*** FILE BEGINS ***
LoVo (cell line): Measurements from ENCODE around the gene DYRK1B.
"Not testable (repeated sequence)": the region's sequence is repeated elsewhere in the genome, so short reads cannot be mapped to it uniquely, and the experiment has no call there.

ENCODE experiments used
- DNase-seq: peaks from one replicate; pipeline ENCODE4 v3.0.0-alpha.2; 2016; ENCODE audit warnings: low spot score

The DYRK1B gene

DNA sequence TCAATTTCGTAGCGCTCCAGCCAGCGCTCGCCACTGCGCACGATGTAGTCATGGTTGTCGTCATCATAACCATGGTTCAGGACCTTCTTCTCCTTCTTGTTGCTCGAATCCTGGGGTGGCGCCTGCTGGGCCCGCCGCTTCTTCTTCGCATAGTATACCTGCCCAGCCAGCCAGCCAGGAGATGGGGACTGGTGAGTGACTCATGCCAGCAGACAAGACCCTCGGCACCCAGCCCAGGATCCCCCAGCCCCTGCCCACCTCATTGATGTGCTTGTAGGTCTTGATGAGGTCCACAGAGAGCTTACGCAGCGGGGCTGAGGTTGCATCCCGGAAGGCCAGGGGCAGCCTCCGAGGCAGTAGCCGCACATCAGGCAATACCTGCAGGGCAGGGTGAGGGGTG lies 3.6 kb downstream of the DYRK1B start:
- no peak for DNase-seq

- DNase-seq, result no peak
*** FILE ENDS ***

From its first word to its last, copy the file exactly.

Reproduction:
LoVo (cell line): Measurements from ENCODE around the gene DYRK1B.
"Not testable (repeated sequence)": the region's sequence is repeated elsewhere in the genome, so short reads cannot be mapped to it uniquely, and the experiment has no call there.

ENCODE experiments used
- DNase-seq: peaks from one replicate; pipeline ENCODE4 v3.0.0-alpha.2; 2016; ENCODE audit warnings: low spot score

The DYRK1B gene

DNA sequence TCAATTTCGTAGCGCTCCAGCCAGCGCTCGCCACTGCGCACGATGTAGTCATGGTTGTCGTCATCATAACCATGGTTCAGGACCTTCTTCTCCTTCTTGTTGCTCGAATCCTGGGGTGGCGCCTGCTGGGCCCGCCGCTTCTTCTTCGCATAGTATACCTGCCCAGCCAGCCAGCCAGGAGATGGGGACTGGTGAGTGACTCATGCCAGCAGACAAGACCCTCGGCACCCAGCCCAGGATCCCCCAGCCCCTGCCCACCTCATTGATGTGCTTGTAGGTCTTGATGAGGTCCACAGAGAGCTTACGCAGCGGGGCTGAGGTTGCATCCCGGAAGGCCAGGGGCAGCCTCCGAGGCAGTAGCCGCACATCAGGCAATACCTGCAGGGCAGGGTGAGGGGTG lies 3.6 kb downstream of the DYRK1B start:
- no peak for DNase-seq

- DNase-seq, result no peak